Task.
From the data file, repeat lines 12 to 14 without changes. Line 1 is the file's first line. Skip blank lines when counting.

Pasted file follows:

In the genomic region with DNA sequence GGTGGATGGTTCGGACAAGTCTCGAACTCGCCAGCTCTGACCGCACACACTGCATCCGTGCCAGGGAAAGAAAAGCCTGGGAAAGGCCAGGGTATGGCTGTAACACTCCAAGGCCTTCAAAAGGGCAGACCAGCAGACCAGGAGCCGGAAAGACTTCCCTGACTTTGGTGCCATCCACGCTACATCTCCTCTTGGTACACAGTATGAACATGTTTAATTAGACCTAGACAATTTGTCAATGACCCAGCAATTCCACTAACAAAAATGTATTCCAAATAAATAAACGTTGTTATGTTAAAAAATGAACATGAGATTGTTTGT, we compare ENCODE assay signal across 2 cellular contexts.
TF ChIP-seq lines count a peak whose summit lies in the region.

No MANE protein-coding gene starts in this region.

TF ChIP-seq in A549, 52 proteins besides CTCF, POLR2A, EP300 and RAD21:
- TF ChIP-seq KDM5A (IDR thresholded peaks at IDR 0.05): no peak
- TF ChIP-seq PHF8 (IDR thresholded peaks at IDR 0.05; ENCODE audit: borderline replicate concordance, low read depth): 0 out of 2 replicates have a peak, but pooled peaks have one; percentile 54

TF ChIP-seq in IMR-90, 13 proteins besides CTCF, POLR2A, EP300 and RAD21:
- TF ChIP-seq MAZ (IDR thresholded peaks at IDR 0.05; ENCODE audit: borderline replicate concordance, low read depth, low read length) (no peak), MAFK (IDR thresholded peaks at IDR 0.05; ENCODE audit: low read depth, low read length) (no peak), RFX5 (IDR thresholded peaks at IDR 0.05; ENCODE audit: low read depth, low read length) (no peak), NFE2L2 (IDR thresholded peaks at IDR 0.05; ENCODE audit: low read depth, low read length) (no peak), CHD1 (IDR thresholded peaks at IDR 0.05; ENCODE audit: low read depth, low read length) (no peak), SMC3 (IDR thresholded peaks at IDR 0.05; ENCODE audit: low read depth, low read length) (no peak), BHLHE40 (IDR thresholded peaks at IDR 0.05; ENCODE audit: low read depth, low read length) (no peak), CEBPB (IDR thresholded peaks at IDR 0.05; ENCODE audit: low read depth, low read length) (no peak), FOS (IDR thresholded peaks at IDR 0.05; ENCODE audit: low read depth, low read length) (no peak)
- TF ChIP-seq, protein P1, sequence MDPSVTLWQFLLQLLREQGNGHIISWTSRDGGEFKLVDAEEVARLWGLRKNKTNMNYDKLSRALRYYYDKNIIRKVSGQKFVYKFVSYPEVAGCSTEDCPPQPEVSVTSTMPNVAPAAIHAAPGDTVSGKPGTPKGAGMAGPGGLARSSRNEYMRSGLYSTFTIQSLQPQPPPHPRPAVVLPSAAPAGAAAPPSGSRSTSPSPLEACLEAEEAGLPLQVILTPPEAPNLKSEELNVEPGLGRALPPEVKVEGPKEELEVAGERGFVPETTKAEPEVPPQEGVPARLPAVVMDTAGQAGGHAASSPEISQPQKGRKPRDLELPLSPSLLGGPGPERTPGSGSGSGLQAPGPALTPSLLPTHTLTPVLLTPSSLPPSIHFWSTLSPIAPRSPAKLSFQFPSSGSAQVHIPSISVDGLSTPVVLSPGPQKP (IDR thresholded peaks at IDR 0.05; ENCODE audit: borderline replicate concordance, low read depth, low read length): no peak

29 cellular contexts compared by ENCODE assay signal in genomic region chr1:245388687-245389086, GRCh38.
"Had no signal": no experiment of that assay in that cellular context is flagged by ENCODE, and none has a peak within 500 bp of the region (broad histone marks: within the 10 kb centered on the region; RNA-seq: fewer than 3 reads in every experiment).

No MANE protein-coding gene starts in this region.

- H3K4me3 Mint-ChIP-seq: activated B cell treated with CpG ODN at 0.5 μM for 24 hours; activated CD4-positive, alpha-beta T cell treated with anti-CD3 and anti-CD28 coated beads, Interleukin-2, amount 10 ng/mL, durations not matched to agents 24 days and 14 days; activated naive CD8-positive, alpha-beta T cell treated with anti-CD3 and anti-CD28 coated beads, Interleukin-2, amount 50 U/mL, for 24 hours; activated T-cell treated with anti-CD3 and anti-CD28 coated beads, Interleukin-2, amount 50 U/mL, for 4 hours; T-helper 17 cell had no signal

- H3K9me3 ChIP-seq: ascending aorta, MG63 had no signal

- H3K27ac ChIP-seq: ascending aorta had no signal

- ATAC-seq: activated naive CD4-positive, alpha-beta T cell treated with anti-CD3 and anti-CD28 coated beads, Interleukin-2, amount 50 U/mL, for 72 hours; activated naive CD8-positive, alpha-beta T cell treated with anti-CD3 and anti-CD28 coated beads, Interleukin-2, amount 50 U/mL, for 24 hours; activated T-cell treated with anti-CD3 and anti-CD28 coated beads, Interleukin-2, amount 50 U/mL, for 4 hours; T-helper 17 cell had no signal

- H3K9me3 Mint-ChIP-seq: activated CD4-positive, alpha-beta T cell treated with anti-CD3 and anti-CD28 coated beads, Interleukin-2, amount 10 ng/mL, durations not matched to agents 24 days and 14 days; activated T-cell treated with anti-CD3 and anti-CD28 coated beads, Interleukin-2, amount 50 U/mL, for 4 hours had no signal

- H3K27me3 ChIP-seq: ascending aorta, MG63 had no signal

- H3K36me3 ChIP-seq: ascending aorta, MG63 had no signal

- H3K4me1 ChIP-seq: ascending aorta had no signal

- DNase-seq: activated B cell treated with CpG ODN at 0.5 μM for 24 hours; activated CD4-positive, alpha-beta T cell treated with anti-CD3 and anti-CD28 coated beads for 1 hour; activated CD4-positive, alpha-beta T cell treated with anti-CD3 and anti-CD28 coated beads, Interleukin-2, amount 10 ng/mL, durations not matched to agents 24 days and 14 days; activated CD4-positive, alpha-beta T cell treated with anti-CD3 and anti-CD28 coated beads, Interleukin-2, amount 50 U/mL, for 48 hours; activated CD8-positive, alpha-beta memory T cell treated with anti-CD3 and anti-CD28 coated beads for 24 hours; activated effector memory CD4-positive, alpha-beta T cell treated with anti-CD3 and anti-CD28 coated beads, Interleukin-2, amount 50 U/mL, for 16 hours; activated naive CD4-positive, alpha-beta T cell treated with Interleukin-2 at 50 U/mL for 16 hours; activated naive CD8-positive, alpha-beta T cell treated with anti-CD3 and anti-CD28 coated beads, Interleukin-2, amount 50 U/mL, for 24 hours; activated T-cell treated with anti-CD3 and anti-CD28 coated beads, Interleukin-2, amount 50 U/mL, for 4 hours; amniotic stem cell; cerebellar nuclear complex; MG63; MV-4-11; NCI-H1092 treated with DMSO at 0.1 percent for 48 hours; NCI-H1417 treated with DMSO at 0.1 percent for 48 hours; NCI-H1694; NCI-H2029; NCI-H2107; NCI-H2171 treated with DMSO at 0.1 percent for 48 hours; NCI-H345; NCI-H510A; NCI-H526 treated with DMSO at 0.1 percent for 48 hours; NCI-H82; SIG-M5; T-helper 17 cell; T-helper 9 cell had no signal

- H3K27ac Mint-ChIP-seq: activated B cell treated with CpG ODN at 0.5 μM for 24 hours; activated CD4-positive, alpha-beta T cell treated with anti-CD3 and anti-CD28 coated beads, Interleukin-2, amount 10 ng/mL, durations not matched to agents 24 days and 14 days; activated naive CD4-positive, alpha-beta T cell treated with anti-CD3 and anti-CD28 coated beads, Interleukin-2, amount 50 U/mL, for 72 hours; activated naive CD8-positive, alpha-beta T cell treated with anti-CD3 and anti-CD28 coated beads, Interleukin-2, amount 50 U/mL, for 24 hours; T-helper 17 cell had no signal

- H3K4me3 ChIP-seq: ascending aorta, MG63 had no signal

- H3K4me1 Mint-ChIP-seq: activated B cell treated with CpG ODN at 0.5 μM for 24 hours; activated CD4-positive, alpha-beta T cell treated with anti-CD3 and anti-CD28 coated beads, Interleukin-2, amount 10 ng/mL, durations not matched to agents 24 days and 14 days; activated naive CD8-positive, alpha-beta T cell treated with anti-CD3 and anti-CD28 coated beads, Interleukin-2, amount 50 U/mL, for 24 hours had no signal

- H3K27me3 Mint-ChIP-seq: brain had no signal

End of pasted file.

No MANE protein-coding gene starts in this region.

- H3K4me3 Mint-ChIP-seq: activated B cell treated with CpG ODN at 0.5 μM for 24 hours; activated CD4-positive, alpha-beta T cell treated with anti-CD3 and anti-CD28 coated beads, Interleukin-2, amount 10 ng/mL, durations not matched to agents 24 days and 14 days; activated naive CD8-positive, alpha-beta T cell treated with anti-CD3 and anti-CD28 coated beads, Interleukin-2, amount 50 U/mL, for 24 hours; activated T-cell treated with anti-CD3 and anti-CD28 coated beads, Interleukin-2, amount 50 U/mL, for 4 hours; T-helper 17 cell had no signal

- H3K9me3 ChIP-seq: ascending aorta, MG63 had no signal